“Yes,” Rachel said. “She’s almost six weeks now.”
“Awesome,” she exclaimed, as she fingered an adorable sweater in mint green with violet flowers dotting the tiny collar.
Awesome. How Rachel detested the word. She was tired of hearing it bandied about by her students. Even some of her colleagues used it. Its versatility was disturbing. How are you today? Awesome. What did you think of the lecture? It was awesome. I’d like to meet with you to discuss your paper. Awesome. Rachel’s focus returned to the sweater in the woman’s hands. It was perfect for Sage, with her olive complexion. At the thought of her daughter, she felt the familiar tightening in her breasts. She’d have to get home soon.
“Mine’s three months,” the woman said, as she slapped a mosquito on her arm. “Whoops! Missed.” She giggled and held up the sweater, revealing a tatooed flower on her flat-as-a-board tummy. “Isn’t this awesome?”
Rachel’s pulse quickened. “Oh, come on,” she blurted with a tight smile. “We have so many beautiful words in our language to choose from, don’t we? How about exquisite, lovely, gorgeous, divine?” Steam flew off each syllable. “Or, don’t you love the soft colours, the stitching, the delicate flowers along the trim? But no. It’s just awesome.”
The woman’s eyes narrowed. “Calm down, okay? It’s just a word.” She dropped the sweater and moved to the adjoining table.
Rachel leaned over and snatched it up, delighted to have it in her hands. Even John would have to admit that it was perfect for Sage. She looked over to the vendor, who was still refusing to budge on the price of the pants.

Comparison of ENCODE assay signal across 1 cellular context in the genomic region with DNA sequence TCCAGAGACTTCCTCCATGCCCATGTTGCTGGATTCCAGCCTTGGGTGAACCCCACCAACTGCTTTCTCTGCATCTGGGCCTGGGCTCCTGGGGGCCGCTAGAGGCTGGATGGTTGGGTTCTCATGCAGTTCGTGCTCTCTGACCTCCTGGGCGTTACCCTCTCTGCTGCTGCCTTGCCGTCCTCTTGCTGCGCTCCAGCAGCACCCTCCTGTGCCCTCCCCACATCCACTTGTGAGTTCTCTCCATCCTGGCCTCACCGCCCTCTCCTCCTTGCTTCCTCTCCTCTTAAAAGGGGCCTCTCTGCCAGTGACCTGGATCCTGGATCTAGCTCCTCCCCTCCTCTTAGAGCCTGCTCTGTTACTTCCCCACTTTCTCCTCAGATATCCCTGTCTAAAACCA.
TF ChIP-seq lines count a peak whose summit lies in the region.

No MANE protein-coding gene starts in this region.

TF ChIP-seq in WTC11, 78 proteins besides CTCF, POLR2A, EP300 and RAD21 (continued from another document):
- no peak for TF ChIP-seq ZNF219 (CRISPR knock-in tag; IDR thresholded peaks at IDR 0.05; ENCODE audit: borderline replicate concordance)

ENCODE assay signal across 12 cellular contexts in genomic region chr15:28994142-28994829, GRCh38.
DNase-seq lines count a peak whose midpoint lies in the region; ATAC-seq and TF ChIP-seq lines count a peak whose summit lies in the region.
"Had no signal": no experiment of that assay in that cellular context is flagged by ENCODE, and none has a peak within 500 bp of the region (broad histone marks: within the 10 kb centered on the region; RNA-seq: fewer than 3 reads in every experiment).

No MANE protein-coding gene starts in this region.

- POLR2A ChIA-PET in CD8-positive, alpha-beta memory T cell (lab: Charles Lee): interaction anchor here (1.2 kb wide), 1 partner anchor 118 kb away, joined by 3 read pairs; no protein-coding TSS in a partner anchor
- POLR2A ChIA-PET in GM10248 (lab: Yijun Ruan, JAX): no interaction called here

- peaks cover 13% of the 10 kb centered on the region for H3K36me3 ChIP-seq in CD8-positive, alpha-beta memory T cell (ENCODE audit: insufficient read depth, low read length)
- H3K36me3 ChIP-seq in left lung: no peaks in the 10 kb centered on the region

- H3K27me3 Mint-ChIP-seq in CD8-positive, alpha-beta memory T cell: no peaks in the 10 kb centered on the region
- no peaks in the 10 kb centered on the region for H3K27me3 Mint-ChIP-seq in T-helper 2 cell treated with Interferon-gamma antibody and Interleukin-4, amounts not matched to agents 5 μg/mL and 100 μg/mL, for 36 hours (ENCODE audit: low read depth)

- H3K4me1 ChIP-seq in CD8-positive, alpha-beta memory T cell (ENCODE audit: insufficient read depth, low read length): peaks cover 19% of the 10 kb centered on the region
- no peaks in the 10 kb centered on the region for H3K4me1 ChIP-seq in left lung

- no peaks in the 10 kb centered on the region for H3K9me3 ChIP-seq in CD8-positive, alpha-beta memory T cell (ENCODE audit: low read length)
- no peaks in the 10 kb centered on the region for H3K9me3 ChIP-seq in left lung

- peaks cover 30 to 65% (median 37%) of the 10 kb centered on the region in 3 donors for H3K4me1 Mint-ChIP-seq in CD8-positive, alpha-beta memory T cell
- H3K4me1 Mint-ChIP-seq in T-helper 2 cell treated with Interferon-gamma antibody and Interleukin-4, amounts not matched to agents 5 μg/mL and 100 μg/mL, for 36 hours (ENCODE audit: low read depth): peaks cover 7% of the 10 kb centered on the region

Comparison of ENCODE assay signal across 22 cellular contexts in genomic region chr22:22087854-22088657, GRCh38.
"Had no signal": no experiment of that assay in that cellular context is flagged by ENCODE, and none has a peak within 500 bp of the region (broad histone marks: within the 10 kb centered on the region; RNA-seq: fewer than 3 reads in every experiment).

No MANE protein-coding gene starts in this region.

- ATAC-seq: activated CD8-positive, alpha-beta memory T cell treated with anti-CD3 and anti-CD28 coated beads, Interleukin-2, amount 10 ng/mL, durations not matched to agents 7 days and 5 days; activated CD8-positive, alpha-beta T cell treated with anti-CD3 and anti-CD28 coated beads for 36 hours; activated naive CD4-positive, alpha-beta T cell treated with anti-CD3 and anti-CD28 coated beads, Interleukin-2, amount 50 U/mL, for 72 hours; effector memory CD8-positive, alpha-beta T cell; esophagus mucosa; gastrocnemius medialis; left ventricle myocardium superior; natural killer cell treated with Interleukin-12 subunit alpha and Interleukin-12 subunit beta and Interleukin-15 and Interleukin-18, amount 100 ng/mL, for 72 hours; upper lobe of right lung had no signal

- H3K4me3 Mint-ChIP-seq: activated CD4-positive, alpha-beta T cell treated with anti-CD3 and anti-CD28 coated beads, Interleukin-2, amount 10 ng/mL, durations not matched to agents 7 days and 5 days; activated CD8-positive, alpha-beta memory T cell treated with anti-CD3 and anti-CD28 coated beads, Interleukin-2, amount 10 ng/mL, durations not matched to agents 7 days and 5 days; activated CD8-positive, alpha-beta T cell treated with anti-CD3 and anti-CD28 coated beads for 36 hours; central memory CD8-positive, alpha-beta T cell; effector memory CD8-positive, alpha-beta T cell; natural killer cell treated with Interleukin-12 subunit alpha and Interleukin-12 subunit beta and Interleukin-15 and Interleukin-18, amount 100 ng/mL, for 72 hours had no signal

Her fury mounted. “Hey, you,” she called out. Barely conscious of the wet circles on her shirt, she positioned herself between the garage-sale lady and the harried mom. “You, with the million-dollar house and the silver Audi parked in the drive,” she locked eyes with her prey. “Sell the poor woman the pants for twenty-five cents. It’s a garage sale for Christ’s sake. These have been spit on and shat on by the fruit of your…toned, $200-dollar-a-month-gym-membership loins.”
Out of the corner of her eye, she saw the recipient of her vocabulary lesson in a whispered exchange with another woman, her finger pointed in Rachel’s direction. Then a hand grasped her arm. “It’s okay…I’ll just give her the ten bucks. Don’t worry about it.” Harried mom looked at Rachel with an expression of sympathy edged with alarm.
“No. Give her a quarter.”